By Margie Plunkett
Homes that have become a nuisance because of disrepair or neglect may not be able to duck out of the expense of fixing up, under an ordinance being prepared by Ocean Ridge’s attorney.
The ordinance would allow the town to make repairs, cut lawns or otherwise correct the problem when necessary and then invoice the property owner the price of services rendered. If the owner doesn’t pay, a charge would appear on the property’s tax bill as a special assessment, according to Town Attorney Ken Spillias.
Ocean Ridge, like other municipalities, has faced a number of foreclosed and abandoned homes since the real estate market went south. The properties run the gamut of disrepair, from anything from looking ragged, to situations that pose health threats, such as uncared-for pools.
While the town often assesses a daily fine for nuisance homes that don’t correct the problem, the charge may not survive foreclosures. The assessment on the tax bill stands a stronger chance of survival than a lien, the attorney has said.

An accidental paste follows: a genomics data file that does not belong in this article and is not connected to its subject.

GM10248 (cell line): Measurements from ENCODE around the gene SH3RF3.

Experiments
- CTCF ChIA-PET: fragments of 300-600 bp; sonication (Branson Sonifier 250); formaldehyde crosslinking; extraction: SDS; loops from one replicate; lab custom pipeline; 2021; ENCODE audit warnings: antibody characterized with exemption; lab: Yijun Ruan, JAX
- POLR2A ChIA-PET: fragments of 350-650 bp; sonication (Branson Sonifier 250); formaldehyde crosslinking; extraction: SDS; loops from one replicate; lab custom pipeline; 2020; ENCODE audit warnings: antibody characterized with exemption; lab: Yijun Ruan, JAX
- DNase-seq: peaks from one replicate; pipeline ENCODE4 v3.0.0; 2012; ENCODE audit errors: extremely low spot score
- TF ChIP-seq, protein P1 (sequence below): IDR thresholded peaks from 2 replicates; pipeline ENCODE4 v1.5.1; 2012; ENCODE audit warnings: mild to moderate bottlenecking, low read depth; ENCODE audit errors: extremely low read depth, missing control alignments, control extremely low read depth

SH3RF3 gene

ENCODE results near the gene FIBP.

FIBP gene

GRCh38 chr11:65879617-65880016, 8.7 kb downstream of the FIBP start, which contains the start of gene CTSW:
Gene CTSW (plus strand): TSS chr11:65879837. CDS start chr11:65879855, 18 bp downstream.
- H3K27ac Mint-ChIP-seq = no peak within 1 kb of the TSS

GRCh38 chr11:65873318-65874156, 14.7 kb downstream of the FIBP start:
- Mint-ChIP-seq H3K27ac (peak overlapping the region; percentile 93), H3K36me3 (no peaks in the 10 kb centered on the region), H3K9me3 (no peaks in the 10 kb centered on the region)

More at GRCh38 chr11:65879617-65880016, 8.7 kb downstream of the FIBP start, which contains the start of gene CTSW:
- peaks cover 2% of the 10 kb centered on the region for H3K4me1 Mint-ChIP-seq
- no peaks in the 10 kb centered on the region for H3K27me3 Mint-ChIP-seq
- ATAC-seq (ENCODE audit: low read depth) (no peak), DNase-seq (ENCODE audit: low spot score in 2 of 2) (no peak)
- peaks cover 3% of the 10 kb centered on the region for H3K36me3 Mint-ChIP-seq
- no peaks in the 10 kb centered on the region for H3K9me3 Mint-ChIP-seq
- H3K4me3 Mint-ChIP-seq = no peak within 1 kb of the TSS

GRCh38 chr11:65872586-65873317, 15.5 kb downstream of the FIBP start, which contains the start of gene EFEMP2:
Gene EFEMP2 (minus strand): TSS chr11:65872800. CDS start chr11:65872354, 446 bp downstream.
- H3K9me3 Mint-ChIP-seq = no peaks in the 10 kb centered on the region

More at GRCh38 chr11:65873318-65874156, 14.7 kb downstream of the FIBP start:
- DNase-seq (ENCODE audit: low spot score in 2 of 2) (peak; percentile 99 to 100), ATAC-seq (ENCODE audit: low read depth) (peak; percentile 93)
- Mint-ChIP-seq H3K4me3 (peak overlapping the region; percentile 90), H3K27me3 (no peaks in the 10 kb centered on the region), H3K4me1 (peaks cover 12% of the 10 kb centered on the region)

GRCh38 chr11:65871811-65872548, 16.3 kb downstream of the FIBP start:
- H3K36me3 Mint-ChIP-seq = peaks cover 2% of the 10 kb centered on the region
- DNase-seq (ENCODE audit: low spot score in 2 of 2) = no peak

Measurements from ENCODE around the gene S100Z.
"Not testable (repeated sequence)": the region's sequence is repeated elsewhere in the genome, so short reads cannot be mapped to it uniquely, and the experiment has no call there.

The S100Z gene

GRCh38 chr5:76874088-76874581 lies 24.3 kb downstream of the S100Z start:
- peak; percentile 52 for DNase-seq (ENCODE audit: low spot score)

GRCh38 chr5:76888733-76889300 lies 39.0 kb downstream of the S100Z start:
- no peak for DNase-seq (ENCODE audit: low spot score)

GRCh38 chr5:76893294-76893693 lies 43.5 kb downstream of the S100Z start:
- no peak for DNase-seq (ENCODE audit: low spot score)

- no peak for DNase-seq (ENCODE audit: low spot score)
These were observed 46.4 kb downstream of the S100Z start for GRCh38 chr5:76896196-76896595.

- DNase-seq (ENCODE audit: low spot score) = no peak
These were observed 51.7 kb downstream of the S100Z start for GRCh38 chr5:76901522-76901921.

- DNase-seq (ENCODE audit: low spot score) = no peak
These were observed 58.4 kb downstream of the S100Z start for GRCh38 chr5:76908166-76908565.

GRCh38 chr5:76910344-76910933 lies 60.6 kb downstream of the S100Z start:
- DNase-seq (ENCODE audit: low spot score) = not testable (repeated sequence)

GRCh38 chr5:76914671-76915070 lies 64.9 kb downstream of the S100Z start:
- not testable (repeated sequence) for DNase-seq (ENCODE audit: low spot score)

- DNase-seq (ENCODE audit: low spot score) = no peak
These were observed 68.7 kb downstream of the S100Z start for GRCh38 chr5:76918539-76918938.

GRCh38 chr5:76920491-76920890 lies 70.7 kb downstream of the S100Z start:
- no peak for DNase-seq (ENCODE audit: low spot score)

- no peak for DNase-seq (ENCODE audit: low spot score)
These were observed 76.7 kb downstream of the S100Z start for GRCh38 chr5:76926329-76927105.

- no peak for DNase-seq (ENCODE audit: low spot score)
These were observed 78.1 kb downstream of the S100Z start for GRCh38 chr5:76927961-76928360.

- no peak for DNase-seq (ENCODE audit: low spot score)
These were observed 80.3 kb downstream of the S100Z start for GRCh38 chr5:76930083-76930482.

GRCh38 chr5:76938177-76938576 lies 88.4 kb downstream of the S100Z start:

Spillias was preparing an ordinance for introduction.
Separately, Chief Police Chris Yannuzzi reported that he had learned in a telephone conversation that Ocean Ridge police voted 11-0 for representation by the Police Benevolent Association, although the town had not received official notice as of mid-December. Officers had filed for the right to collective bargaining last summer.
The town did receive a letter from the PBA requesting that it schedule a date for the first negotiation session, Yannuzzi said, which was forwarded to the town’s labor attorney to set times.